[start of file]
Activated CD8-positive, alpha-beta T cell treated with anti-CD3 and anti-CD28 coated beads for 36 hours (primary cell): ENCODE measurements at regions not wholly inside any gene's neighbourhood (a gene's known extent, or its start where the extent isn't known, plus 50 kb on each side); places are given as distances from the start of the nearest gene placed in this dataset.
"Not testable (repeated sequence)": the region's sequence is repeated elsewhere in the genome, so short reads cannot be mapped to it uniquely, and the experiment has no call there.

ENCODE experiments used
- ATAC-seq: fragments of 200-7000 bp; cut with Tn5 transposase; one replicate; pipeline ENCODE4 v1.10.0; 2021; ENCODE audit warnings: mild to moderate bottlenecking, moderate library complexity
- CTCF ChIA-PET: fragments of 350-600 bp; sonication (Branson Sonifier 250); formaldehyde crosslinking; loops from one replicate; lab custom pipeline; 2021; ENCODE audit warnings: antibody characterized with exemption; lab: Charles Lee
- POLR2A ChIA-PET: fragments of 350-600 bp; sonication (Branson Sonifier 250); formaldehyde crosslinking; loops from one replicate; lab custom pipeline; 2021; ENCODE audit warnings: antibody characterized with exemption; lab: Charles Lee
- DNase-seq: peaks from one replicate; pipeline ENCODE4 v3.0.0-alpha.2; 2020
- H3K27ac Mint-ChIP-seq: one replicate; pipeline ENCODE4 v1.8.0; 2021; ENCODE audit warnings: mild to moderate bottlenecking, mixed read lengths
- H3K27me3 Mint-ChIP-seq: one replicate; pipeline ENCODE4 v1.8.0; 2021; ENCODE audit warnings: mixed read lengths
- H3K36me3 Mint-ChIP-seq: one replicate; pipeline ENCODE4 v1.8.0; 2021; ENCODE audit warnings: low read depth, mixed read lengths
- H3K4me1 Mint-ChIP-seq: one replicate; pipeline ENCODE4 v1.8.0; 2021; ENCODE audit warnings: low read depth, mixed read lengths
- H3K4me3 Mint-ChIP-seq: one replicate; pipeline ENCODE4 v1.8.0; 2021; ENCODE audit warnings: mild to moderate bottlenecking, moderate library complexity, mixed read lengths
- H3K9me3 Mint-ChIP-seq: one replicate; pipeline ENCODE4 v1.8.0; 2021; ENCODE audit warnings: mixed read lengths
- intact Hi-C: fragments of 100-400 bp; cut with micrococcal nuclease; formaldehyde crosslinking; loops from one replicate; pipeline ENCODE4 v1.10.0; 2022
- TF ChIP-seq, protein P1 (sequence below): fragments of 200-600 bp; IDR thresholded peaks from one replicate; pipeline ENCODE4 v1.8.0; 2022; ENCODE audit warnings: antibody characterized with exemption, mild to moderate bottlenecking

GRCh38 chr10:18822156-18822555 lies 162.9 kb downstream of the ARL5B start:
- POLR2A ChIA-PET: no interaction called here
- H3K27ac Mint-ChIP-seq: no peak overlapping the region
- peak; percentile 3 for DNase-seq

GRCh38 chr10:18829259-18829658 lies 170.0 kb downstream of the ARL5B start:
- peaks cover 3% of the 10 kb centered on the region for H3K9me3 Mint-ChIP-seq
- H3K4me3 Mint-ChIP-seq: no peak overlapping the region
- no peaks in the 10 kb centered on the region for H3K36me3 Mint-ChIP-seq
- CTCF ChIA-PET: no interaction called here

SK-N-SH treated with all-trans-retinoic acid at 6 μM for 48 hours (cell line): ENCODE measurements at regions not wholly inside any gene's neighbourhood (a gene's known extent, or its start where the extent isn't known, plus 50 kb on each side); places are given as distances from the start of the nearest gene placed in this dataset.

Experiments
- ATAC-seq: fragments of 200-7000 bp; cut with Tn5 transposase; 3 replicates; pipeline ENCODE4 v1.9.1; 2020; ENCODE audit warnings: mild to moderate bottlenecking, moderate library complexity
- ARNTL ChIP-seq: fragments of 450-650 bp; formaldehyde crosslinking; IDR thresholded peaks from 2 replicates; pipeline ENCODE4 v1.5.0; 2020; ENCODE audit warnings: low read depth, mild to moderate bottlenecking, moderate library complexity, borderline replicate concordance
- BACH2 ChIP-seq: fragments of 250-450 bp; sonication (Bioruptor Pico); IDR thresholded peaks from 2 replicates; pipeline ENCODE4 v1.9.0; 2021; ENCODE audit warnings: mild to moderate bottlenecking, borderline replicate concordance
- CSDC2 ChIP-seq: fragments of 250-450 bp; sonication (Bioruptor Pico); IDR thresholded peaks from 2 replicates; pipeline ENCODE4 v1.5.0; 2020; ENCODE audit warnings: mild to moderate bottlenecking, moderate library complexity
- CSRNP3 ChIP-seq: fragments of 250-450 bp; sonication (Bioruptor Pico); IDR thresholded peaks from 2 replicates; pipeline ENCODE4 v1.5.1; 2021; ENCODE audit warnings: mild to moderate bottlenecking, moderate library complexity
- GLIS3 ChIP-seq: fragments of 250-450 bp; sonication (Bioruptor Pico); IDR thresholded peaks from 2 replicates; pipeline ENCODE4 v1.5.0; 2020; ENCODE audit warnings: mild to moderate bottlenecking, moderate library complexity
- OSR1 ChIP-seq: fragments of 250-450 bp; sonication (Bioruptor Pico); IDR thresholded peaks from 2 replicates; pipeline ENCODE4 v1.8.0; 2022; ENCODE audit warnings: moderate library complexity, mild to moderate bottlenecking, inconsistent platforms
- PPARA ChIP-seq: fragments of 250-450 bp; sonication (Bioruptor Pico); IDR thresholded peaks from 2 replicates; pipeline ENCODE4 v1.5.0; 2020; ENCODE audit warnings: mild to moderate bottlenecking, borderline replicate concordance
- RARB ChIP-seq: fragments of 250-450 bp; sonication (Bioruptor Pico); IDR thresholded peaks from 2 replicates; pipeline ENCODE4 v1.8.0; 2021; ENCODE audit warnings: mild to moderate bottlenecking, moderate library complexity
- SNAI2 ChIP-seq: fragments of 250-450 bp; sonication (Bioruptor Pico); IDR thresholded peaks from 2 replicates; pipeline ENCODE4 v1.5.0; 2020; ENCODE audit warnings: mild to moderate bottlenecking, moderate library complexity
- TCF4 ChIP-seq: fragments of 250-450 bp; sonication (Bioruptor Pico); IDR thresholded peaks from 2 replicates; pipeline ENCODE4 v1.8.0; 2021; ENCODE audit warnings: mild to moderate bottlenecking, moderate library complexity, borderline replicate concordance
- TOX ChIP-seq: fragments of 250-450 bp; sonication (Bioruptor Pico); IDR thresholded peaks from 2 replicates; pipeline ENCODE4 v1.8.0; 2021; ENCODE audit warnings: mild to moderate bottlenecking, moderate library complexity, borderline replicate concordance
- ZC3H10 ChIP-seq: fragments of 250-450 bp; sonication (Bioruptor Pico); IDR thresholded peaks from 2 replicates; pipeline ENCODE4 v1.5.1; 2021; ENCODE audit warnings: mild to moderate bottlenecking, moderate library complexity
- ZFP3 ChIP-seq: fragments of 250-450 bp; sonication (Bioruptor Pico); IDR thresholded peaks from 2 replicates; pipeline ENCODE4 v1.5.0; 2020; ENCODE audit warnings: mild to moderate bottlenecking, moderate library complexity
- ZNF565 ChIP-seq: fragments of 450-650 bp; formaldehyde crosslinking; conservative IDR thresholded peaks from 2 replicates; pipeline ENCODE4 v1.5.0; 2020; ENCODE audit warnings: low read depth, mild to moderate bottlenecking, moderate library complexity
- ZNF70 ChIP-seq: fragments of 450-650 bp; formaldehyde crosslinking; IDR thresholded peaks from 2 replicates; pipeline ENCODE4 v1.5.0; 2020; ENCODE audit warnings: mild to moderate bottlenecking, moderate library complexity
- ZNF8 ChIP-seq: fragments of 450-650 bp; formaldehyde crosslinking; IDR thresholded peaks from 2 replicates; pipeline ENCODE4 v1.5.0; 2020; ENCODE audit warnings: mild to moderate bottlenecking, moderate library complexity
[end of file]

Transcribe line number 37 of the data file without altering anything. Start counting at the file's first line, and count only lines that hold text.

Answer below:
- TCF4 ChIP-seq: fragments of 250-450 bp; sonication (Bioruptor Pico); IDR thresholded peaks from 2 replicates; pipeline ENCODE4 v1.8.0; 2021; ENCODE audit warnings: mild to moderate bottlenecking, moderate library complexity, borderline replicate concordance